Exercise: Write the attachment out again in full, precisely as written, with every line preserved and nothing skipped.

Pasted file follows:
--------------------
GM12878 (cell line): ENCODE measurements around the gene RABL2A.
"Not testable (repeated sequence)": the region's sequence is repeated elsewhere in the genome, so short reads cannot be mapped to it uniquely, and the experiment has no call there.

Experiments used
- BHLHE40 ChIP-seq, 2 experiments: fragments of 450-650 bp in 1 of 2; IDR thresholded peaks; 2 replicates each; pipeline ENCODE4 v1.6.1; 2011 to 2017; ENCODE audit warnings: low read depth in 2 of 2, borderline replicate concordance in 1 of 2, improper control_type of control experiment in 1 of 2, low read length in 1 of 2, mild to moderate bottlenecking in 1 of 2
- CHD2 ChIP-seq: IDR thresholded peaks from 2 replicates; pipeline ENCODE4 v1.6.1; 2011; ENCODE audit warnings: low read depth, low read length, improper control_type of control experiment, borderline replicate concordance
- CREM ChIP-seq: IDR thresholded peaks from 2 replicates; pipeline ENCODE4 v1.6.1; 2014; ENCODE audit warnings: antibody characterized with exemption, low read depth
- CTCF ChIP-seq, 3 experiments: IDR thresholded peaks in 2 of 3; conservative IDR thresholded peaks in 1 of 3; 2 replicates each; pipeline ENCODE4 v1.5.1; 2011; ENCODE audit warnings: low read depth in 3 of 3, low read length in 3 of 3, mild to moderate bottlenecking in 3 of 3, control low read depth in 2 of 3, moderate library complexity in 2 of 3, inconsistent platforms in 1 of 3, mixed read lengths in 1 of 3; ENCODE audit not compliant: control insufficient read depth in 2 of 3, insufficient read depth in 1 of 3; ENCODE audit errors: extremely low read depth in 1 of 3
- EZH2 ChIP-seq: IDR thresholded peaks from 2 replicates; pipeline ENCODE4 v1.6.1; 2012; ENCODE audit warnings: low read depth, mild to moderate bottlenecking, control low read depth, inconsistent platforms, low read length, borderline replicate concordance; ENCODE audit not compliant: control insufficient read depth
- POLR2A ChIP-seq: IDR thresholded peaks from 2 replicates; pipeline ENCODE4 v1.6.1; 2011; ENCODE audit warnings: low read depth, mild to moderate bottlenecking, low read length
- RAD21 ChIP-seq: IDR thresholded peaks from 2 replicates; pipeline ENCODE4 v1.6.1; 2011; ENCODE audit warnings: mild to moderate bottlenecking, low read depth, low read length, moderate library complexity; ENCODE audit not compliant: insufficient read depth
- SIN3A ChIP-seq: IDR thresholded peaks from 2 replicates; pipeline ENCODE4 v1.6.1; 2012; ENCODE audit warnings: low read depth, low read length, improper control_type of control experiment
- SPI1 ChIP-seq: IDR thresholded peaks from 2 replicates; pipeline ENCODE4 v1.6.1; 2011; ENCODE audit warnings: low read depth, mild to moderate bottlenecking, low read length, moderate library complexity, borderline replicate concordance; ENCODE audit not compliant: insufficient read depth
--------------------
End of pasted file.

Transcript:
GM12878 (cell line): ENCODE measurements around the gene RABL2A.
"Not testable (repeated sequence)": the region's sequence is repeated elsewhere in the genome, so short reads cannot be mapped to it uniquely, and the experiment has no call there.

Experiments used
- BHLHE40 ChIP-seq, 2 experiments: fragments of 450-650 bp in 1 of 2; IDR thresholded peaks; 2 replicates each; pipeline ENCODE4 v1.6.1; 2011 to 2017; ENCODE audit warnings: low read depth in 2 of 2, borderline replicate concordance in 1 of 2, improper control_type of control experiment in 1 of 2, low read length in 1 of 2, mild to moderate bottlenecking in 1 of 2
- CHD2 ChIP-seq: IDR thresholded peaks from 2 replicates; pipeline ENCODE4 v1.6.1; 2011; ENCODE audit warnings: low read depth, low read length, improper control_type of control experiment, borderline replicate concordance
- CREM ChIP-seq: IDR thresholded peaks from 2 replicates; pipeline ENCODE4 v1.6.1; 2014; ENCODE audit warnings: antibody characterized with exemption, low read depth
- CTCF ChIP-seq, 3 experiments: IDR thresholded peaks in 2 of 3; conservative IDR thresholded peaks in 1 of 3; 2 replicates each; pipeline ENCODE4 v1.5.1; 2011; ENCODE audit warnings: low read depth in 3 of 3, low read length in 3 of 3, mild to moderate bottlenecking in 3 of 3, control low read depth in 2 of 3, moderate library complexity in 2 of 3, inconsistent platforms in 1 of 3, mixed read lengths in 1 of 3; ENCODE audit not compliant: control insufficient read depth in 2 of 3, insufficient read depth in 1 of 3; ENCODE audit errors: extremely low read depth in 1 of 3
- EZH2 ChIP-seq: IDR thresholded peaks from 2 replicates; pipeline ENCODE4 v1.6.1; 2012; ENCODE audit warnings: low read depth, mild to moderate bottlenecking, control low read depth, inconsistent platforms, low read length, borderline replicate concordance; ENCODE audit not compliant: control insufficient read depth
- POLR2A ChIP-seq: IDR thresholded peaks from 2 replicates; pipeline ENCODE4 v1.6.1; 2011; ENCODE audit warnings: low read depth, mild to moderate bottlenecking, low read length
- RAD21 ChIP-seq: IDR thresholded peaks from 2 replicates; pipeline ENCODE4 v1.6.1; 2011; ENCODE audit warnings: mild to moderate bottlenecking, low read depth, low read length, moderate library complexity; ENCODE audit not compliant: insufficient read depth
- SIN3A ChIP-seq: IDR thresholded peaks from 2 replicates; pipeline ENCODE4 v1.6.1; 2012; ENCODE audit warnings: low read depth, low read length, improper control_type of control experiment
- SPI1 ChIP-seq: IDR thresholded peaks from 2 replicates; pipeline ENCODE4 v1.6.1; 2011; ENCODE audit warnings: low read depth, mild to moderate bottlenecking, low read length, moderate library complexity, borderline replicate concordance; ENCODE audit not compliant: insufficient read depth